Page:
But perhaps the best part of Darkest Dungeon, in terms of design anyway, is the gravely voiced narrator that always manages to make each event happening on screen that much more impressive and important. Entering a corrupted forest at night would be terrifying enough on its own, but when you hear something along the lines of "There is method in the wild corruption here. It bears a form both wretched and malevolent." you know that the situation is truly dire, and that you are in for one hell of a fight!
There's nothing quite like a good narrator to set the mood
As for the actual gameplay, it comes in two stages. During your stay at the Hamlet you will need to send your wounded to the hospital, the highly stressed ones to the bar in order to hopefully get them to forget the monstrosities they've faced, use the blacksmith and guild halls to improve your fighting skills, and so forth. All of this costs money, and a lot of it, so each character is a steep investment that will need to be protected at all costs, or you might find your already dismal treasure trove rapidly depleting itself.
And if you thought those would be your only expenses I'm afraid you would be terribly wrong as each of your trips into the accursed Manor and its surrounding areas will require a great deal of supplies, rather expensive supplies provided by the only merchant in town. The one thing that you can bring with you into the dungeon without going bankrupt are the trinkets, items with powerful effects and equally harsh downsides. While they sound like a great idea, in truth the trinket system is by far the weakest part of Darkest Dungeon since your choices are limited to only a couple of really good ones, with the rest being garbage you peddle to the local gypsy at the Hamlet. A real shame given how much potential there is within them, but there are just not that many useful ones.
Head in a bloody bag? Better carry that with me into the mouth of Hell itself!
With your team well rested, their supplies firmly packed, and hopes raised high its time to start the actual gameplay portion of Darkest Dungeon, by which I mean wander aimlessly through the dark halls and twisted pathways in hopes of the enemies you bump into being more startled than you are. If you decide to constantly keep your torches well lit you will enjoy a greater scouting chance, your characters will be more relaxed, and the odds of you ambushing the dark cultists will increase significantly, though all of this comes at the cost of swiftly burning through your meager supply of torches.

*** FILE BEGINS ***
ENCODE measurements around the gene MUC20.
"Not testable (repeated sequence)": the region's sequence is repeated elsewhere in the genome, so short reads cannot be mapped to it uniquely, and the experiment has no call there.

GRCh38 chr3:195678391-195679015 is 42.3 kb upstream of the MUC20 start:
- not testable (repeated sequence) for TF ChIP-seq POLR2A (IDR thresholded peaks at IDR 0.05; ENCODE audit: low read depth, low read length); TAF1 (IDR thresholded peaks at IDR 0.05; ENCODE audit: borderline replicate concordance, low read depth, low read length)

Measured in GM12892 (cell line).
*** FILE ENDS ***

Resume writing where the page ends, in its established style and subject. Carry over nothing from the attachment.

On the other hand, if you decide that torches are for wimps you can stumble blindly through the abyss which will result in your heroes getting stressed out more often, and the monsters will mostly have an advantage over you when it comes to initiating battles, but the reward is a greatly increased amount of treasure you can find, because... well, its a video game. Another benefit of doing things hardcore is that your pack size is fairly limited, so if you want to bring back home tons and tons of treasure you will need to dump some of your precious supplies, which isn't as much of an issue when you aren't carrying around a ton of bulky torches in your backpack.
Leave treasure behind? Inconceivable!
Along your journey throughout the dungeon you will find various cursed objects, altars to the dark gods, or just malformed scraps of nature still clinging to life. All of these have a chance to bestow upon you a great boon, or even just loot, but also a massively negative effect that could potentially result in your demise. In other to activate these curios without them dishing out a healthy dosage of the plague upon your characters you will need a specific item, each one corresponding to a specific curio. What this means is that if you want to salvage as much loot as possible you will need to further limit your pack size with 'useless' Holy Water, Shovels, and so forth.